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Soap Book Paperback – September 1, 1995


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Product Details

  • Paperback: 96 pages
  • Publisher: Interweave (September 1, 1995)
  • Language: English
  • ISBN-10: 1883010144
  • ISBN-13: 978-1883010140
  • Product Dimensions: 6.3 x 7.5 inches
  • Shipping Weight: 5.6 ounces
  • Average Customer Review: 3.9 out of 5 stars  See all reviews (43 customer reviews)
  • Amazon Best Sellers Rank: #288,239 in Books (See Top 100 in Books)

Editorial Reviews

About the Author

Sandy Maine is the founder of the Sunfeather Handcrafted Herbal Soap Company, which produces and markets more than 140,000 pounds of soap each year, and the author of Soothing Soaps.

More About the Author

I enjoy the comfort of the indoors after enjoyment of the wildness of the outdoors.
I love to swim, ski, ride horses, garden, hike, travel. I love to work up a good appetite and come home to a well prepared meal of garden or locally grown foods. I enjoy being a good wife and mother, and I enjoy a few good friendships. I like to munch on fair trade chocolate chips, when its time to get creative for writeing or artistic product development work at Sunfeather.I am a pacifist, an optimist and I believe that Love can conquer anything.

Customer Reviews

Great book and soap recipes!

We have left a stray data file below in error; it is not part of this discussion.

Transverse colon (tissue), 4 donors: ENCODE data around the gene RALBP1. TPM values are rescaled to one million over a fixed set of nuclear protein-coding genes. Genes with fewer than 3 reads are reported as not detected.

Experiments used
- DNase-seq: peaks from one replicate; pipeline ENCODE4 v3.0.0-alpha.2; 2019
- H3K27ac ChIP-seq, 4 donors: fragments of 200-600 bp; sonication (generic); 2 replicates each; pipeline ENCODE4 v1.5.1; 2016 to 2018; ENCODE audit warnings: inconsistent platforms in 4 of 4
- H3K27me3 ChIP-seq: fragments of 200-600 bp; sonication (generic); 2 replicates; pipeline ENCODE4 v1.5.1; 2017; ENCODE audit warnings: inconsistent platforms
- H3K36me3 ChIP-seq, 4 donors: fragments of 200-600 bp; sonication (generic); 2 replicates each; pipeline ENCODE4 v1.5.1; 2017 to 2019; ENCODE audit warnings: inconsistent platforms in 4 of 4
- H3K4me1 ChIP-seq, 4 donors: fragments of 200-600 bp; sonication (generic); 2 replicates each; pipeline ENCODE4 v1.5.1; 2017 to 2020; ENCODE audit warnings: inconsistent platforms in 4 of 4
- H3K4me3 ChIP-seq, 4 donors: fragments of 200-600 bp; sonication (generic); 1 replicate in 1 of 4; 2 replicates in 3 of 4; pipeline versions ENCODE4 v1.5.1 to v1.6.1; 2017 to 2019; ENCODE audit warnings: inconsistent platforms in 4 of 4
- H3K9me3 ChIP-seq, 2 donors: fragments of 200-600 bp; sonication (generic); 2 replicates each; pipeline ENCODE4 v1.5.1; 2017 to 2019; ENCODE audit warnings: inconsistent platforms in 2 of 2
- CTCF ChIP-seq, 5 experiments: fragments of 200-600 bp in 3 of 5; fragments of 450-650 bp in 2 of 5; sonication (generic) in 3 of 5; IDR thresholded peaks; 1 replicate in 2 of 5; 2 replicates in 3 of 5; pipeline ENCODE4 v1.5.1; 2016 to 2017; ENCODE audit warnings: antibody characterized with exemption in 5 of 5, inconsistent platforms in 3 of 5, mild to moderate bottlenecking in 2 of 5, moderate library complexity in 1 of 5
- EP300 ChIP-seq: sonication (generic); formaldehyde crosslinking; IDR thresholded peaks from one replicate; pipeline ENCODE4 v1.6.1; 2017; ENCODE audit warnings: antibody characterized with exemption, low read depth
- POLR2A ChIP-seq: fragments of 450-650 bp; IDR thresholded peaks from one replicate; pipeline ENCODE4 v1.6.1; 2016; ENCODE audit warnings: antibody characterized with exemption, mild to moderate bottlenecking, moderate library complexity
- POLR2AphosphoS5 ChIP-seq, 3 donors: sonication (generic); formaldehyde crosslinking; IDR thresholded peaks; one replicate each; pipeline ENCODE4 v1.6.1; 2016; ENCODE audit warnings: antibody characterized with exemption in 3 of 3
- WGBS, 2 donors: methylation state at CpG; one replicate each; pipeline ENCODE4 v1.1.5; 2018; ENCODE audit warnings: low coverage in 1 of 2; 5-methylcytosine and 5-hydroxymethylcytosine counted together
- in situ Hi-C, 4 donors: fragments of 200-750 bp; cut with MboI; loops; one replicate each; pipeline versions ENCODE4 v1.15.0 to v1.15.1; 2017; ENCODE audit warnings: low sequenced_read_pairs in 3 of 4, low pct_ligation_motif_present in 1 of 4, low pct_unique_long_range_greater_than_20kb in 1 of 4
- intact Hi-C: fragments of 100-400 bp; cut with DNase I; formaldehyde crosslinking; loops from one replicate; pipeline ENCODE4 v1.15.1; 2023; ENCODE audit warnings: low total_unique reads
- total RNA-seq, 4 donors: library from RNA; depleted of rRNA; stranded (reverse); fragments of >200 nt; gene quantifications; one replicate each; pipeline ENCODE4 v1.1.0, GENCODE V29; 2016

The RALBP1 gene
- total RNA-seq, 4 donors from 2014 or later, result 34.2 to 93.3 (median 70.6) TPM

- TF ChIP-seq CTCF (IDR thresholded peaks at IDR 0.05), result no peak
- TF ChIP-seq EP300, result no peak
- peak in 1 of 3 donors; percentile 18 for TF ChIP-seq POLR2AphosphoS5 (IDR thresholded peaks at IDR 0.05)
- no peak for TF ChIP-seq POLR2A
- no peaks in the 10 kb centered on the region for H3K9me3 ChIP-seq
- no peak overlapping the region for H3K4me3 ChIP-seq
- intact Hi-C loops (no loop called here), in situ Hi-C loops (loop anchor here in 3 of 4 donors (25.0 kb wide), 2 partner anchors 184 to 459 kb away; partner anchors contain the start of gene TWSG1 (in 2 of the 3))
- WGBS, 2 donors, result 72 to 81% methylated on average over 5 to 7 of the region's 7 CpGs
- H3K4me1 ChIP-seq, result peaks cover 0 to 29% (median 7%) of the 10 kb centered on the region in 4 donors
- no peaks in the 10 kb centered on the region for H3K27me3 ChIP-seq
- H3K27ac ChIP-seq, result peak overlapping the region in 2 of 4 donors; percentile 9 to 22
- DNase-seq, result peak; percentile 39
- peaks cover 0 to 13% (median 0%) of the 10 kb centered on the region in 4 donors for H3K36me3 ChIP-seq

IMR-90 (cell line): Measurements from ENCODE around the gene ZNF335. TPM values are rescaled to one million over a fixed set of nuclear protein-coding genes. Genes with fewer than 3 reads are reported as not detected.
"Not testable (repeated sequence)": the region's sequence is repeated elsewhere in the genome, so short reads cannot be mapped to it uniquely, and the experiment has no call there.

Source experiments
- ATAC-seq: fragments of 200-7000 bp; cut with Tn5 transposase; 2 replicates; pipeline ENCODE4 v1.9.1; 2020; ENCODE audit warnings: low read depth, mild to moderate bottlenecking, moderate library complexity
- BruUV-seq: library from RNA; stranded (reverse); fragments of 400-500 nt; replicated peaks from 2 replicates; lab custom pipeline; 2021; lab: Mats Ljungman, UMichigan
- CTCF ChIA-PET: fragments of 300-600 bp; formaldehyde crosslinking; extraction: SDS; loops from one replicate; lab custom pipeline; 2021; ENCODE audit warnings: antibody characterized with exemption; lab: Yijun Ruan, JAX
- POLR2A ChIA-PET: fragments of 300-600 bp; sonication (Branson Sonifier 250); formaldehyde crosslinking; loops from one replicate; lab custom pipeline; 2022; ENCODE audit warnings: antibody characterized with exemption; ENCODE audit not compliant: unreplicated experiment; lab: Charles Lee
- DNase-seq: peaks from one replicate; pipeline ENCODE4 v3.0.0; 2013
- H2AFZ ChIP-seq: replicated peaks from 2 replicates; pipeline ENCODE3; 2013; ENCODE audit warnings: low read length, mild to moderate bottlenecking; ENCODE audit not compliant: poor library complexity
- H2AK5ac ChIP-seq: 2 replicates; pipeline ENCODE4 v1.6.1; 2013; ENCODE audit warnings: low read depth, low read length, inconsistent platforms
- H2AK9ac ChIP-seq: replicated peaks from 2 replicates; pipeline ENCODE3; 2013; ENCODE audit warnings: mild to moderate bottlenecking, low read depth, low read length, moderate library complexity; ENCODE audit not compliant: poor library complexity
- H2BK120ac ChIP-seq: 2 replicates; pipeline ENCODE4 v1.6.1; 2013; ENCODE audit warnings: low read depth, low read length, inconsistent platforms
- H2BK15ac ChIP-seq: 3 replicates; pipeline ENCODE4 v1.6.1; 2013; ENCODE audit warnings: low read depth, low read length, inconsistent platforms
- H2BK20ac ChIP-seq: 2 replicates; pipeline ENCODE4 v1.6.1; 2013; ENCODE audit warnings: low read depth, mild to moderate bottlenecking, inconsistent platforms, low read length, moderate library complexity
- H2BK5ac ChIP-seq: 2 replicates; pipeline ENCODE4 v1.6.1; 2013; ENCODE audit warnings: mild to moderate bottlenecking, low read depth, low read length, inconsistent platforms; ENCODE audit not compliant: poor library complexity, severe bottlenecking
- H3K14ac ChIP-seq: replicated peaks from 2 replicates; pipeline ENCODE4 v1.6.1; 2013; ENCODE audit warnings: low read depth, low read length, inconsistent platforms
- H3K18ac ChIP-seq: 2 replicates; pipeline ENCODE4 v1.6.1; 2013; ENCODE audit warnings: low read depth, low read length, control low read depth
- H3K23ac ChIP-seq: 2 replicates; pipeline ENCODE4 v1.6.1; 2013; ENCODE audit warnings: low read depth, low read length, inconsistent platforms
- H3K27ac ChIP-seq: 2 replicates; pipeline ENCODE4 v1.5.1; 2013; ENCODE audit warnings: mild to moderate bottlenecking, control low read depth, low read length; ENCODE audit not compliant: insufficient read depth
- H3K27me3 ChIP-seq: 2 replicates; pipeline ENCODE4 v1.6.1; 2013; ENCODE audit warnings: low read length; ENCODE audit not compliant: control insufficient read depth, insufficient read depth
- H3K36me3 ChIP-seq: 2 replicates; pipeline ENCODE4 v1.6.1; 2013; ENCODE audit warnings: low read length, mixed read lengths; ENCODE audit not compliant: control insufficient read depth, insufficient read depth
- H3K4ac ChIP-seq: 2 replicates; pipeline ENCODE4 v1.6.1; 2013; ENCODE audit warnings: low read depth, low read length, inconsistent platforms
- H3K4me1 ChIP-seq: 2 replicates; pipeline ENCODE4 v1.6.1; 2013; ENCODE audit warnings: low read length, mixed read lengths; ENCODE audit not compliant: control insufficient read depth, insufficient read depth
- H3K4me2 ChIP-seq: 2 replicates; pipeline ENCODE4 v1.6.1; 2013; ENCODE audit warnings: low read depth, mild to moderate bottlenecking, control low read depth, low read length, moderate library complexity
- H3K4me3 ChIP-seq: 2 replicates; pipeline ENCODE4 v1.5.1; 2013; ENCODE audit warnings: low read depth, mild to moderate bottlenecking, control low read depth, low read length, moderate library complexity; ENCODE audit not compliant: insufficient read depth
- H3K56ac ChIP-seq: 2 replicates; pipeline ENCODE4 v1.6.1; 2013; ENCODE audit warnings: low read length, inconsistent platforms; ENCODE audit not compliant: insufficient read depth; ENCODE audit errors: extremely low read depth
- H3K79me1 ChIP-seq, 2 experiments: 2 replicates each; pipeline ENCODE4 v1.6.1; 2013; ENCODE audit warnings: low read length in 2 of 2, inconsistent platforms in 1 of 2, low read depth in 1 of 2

candy
This book is great for getting new ideas to make soap-- Not too happy with using Crisco in the recipes though-I would leave that out of my soaps!
dragonflyhoneybee
Add 4 ounces of Rose oil, if you use 4 ounces of Rose essential oil and lets say you bought it wholesale.
P. S. Black

Most Helpful Customer Reviews

243 of 257 people found the following review helpful By P. S. Black on May 25, 2000
Format: Paperback
Very pretty pictures. And some fun stuff of general interest on the intro to aromatherapy, history of soap, etc. Not sure some of that history is true, but neither does anyone else and that makes it rather romantic. ;)
There is only one recipe in the book, she just repeats it throughout the book changing the essential oils and fragrance oils for each recipe. Some she adds herbs to and some she doesn't.
Some of the herbs she uses turn brown and bleed, which is verified by her photos of her soaps.
The only way I can recommend the amounts of peppermint and lavender eo's that she's recommending is if you are buying VERY low quality EOs. Oddly enough, she has Frontier as one of the EO suppliers in one of her photos and I definately would not recommend that you use her recipe amounts for that brand.
Page 79: in this 8# batch of soap she says to add 1 oz of cinnamon essential oil. Please DON'T, you'll be sorry. Page 77, add 4 ounces to the same recipe. AAAHHH! Can we say, Red & Inflamed? Yeah, there are more... Page 57, 4 ounces of peppermint eo in an 8# batch of soap? Yikes, like taking a shower with an ice cube...
OK, ok, so you're buying your essential oils at one of these soap suppliers that buy low grade stuff and then dilute it with DPG? Okay, then pour that much, you'll probably be fine. Probably being an important word, because if they don't care about quality when they purchase,they might get the occassional good batch and then you'll be hurtin'.
Oh, and she says to add 1/2 cup dried peppermint leaf to the soap. Well, that is going to turn brown, bleed, and look yucky. There are much better ways to get an herb into a peppermint soap, say, put something in there that stays green, for instance.
Read more ›
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49 of 51 people found the following review helpful By A Customer on May 18, 1999
Format: Paperback